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June 1929


Author Affiliations

William Stewart Halsted Fellow in Surgery.

Arch Surg. 1929;18(6):2237-2245. doi:10.1001/archsurg.1929.01140150001001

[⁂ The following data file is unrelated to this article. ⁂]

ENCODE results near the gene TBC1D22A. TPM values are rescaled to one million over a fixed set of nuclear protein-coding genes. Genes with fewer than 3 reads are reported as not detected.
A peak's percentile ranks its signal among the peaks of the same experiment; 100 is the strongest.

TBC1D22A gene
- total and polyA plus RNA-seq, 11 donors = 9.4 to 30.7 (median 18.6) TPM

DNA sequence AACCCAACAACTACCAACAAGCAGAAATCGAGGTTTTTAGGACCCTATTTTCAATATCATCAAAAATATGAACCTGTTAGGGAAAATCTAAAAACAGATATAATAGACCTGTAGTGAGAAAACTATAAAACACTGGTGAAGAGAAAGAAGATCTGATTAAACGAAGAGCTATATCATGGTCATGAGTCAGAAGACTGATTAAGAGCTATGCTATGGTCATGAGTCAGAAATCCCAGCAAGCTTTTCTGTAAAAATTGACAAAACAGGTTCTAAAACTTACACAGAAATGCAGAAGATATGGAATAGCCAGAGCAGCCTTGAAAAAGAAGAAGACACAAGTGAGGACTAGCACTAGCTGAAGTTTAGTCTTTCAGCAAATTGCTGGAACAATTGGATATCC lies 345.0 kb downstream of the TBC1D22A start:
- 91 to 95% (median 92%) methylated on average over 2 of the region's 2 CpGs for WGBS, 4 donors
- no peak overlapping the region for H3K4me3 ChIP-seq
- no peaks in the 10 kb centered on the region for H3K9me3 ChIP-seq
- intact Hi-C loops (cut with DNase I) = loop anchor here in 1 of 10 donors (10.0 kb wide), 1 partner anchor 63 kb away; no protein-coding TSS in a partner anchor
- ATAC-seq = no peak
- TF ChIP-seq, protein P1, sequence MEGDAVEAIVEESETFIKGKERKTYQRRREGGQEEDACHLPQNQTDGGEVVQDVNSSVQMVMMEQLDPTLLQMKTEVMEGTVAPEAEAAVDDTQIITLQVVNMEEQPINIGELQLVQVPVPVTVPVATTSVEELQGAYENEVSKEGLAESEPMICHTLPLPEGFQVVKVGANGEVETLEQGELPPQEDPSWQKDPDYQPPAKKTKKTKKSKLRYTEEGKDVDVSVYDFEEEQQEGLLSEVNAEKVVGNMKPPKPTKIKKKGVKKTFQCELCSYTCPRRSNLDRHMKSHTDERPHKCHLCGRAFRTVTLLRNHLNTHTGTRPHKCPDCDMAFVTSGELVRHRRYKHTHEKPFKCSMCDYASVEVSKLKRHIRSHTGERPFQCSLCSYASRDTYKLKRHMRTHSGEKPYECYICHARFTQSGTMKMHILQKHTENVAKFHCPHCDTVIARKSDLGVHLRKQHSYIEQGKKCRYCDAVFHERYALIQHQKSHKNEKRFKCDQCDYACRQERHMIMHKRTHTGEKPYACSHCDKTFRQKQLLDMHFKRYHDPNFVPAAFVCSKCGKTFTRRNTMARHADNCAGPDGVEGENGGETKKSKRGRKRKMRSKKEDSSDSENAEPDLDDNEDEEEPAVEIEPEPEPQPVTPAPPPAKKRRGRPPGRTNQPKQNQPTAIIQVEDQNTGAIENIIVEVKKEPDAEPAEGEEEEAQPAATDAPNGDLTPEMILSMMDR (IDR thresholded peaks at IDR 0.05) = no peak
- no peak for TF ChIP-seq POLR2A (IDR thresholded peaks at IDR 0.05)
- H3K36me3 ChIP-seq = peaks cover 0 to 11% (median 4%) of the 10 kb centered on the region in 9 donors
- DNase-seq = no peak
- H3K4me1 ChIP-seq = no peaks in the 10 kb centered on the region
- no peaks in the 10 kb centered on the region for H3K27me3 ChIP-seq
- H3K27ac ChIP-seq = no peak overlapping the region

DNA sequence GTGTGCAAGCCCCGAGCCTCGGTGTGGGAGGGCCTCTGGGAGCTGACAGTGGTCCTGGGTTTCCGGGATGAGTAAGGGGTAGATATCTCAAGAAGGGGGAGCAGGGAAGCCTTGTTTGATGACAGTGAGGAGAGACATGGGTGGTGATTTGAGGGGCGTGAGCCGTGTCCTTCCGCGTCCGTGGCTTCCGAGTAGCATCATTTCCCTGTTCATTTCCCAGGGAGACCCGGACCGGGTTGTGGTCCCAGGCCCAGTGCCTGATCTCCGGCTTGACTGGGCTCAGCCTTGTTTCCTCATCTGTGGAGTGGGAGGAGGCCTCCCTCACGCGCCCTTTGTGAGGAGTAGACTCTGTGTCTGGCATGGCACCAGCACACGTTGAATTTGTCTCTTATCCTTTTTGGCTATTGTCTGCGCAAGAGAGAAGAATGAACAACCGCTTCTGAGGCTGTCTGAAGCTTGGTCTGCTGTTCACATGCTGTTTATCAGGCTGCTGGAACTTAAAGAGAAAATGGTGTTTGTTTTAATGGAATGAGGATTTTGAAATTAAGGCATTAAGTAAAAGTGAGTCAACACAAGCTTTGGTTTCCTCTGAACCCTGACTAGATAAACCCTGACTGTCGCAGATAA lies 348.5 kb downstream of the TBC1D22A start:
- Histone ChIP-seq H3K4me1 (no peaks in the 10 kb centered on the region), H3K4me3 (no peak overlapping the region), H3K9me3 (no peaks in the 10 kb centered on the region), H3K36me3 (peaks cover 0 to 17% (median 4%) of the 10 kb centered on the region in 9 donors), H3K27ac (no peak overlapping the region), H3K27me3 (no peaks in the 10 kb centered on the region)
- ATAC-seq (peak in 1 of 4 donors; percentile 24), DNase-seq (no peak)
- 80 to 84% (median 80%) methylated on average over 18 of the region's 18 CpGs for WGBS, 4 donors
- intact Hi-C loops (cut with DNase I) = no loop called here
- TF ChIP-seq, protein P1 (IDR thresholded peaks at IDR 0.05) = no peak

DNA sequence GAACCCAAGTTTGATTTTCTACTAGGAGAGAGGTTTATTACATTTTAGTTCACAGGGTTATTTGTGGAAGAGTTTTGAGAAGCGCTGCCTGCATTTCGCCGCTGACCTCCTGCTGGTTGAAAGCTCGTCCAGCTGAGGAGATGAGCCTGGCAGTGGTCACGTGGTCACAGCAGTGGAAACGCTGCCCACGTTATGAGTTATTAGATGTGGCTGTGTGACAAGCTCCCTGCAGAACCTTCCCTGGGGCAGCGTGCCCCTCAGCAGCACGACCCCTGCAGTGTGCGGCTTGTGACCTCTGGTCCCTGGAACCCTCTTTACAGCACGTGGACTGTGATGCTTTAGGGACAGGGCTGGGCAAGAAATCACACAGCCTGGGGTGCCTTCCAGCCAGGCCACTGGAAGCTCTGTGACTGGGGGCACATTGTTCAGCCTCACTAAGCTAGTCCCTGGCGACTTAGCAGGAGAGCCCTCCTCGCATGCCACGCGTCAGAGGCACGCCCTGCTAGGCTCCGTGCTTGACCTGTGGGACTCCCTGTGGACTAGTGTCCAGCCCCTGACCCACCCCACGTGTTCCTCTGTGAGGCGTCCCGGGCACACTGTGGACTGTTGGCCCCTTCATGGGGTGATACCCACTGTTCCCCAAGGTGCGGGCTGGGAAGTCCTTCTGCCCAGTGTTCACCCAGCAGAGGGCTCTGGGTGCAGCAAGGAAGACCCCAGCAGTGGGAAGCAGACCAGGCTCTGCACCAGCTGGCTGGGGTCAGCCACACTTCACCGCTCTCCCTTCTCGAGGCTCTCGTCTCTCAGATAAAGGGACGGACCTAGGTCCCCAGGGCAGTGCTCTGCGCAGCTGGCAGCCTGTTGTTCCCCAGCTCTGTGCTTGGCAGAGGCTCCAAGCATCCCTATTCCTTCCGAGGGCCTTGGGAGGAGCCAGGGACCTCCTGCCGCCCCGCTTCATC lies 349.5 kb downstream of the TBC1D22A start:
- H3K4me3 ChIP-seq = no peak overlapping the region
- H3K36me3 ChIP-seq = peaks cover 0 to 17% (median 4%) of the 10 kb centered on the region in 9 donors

Though there had accumulated an extensive literature on the subject of anaerobes, and though much had been learned about gas gangrene from a surgical point of view, not only before but during the World War, it was only in 1918 that a polyvalent antitoxic serum1 was elaborated both for preventive and for curative use. In 1917, Bull and Pritchett2 proved beyond all doubt the practical value of B. welchii antitoxin, and thus led the way for the production of the polyvalent serum that contains not only the antitoxin to B. welchii, but to Vibrion septique and B. oedematiens as well. It has been chiefly since the war, therefore, in the rare occasions of civil practice, that the more efficient serum has been employed. It would seem from a fair number of cases reported that the efficacy of antigas gangrene serum was comparable to that of the antitoxin of

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